Good morning dear friends! Today I return to talk about Murano, specifically a deconsecrated that was then restored and converted to a space for events, exhibitions of glass works and demonstrations. I’m talking about the ex Chiesa Santa Chiara, where happy hours with live music and performances are organized while the master glassmaker creates authentic pieces of art.
I’m talking about it right now, because from 16 th Wednesday these artistic happy hours are organized by La Chic Venise (link to the official website here).
Whom am I talking about?
La Chic Venise comes from an idea of four young guys united by one goal: to rediscover the charm and elegance of a nightlife in Venice, proposing a calendar of weekly events that mixes art, entertainment and fun in a cocktail from unique and refined flavors. I leave here the link of the event on Facebook.
I would therefore say that there is no better opportunity to merge, architecture, local design, music and party! It is also aimed at everyone, young people and adults who want to spend an original and different evening. I also always find it very interesting when a building of artistic relevance is renewed and used as something completely different from the previous use.
A little bit of history:
According to the first evidence, originally the building of this church belonged to the Augustinian convent dedicated to San Nicola della Torre, dated 1311, in the Santo Stefano insula. Almost fifty years later the Benedictine nuns established themselves, replaced by the Franciscan nuns of Santa Chiara of Treviso. At the beginning of the 16th century, they began to restore the church. Because of the Napoleonic decree, during the early 1800s, many monastic complexes were closed, including this church and the convent. In 1829, theese were bought by the Milanese company Fratelli Marietti, to start their production of bottles in black glass for wine, plates for windows and glass bells. From this moment on, both the church and the cloister of the convent underwent several modifications, among which the demolition of the bell tower and the opening of a arcade.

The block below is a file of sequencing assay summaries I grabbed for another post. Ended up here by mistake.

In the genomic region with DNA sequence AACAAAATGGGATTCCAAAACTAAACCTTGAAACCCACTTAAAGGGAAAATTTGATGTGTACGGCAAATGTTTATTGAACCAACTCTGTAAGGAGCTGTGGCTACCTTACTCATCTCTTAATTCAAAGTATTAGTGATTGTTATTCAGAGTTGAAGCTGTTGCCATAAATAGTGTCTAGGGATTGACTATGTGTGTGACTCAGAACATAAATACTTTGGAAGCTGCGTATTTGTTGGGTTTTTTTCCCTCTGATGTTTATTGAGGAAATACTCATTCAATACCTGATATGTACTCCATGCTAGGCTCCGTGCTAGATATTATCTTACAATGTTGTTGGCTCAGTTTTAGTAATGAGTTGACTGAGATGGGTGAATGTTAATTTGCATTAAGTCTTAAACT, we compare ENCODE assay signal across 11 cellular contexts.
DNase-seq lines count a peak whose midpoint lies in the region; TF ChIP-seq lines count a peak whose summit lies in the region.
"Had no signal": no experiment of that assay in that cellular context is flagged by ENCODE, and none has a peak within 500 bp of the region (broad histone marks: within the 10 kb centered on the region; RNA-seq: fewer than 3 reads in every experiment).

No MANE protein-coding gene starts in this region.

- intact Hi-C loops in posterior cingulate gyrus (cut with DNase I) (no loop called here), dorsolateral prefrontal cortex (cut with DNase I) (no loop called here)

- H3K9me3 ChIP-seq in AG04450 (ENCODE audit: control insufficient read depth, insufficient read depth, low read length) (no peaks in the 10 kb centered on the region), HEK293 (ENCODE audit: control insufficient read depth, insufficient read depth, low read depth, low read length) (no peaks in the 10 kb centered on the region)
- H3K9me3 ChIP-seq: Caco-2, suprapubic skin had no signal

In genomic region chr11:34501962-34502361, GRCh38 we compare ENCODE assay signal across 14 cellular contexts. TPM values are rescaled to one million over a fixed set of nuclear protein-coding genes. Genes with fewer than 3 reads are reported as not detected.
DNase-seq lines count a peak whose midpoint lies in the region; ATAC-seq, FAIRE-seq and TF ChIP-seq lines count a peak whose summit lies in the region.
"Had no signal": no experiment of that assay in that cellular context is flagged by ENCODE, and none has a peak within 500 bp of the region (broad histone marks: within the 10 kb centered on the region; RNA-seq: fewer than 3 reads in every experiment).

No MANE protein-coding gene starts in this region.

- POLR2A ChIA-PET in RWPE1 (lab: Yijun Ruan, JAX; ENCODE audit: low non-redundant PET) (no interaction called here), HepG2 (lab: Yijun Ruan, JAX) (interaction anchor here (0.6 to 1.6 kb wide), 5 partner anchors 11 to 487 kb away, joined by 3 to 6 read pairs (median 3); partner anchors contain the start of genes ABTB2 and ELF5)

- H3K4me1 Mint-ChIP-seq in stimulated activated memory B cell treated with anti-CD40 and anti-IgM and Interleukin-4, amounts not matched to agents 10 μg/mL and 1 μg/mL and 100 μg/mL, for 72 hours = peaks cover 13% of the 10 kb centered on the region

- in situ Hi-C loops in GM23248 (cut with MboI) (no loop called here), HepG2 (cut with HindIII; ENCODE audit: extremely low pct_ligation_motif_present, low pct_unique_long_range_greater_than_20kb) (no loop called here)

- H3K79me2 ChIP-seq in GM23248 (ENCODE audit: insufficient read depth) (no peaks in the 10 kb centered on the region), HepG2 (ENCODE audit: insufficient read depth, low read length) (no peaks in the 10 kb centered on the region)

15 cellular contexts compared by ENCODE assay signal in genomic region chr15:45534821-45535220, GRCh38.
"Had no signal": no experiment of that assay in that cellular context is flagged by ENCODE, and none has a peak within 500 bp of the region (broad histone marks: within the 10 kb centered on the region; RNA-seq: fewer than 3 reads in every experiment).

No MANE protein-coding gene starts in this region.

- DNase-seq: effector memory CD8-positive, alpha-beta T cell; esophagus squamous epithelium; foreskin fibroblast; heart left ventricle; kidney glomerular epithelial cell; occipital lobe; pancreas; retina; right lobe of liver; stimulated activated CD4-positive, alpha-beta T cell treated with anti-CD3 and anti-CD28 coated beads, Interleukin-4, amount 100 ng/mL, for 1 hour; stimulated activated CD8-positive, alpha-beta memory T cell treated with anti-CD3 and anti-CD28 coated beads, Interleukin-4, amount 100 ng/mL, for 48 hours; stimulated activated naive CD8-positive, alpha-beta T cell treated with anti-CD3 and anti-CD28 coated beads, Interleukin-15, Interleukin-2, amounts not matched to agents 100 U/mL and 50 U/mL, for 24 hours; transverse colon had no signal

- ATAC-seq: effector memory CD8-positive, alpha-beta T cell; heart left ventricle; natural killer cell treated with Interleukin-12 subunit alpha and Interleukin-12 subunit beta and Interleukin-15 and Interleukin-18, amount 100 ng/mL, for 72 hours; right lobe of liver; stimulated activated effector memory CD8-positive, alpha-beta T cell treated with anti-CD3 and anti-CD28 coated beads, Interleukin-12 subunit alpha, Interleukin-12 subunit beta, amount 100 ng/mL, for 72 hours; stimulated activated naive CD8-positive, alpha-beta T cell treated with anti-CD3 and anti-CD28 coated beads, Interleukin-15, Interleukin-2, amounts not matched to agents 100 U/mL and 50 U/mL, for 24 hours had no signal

The other internal changes of the ex Chiesa Santa Chiara are the work of Barone Franchetti who divided the church into two floors and raised the cloister in such a way that it could be exploited for the production of glass. In 1919 it changed its name to Cristallerie Murano and the cloister was completely demolished and the arches, columns and other artistic artefacts were sold. In 1925 a new building was built with a portico that overlooks the foundations to redevelop the simpler entrance to the Franciscan one. During the 1960s, the entire property was sold and divided between various owners. It was abandoned in the 90s following the collapse of the roof of the ex chiesa Santa Chiara after a fire.
In 2012 the entire complex, now reduced to a pile of ruins, is bought by the Belluardo family, who restores the church and reopens it to the public in 2017.
Did you like this little Venetian gem, even Murano, different from the usual? In my opinion it is always very fascinating to discover anecdotes and curiosities of a Venice outside the usual paths. I hope to return soon to talk about Murano and to tell you about other hidden places in the Lagoon!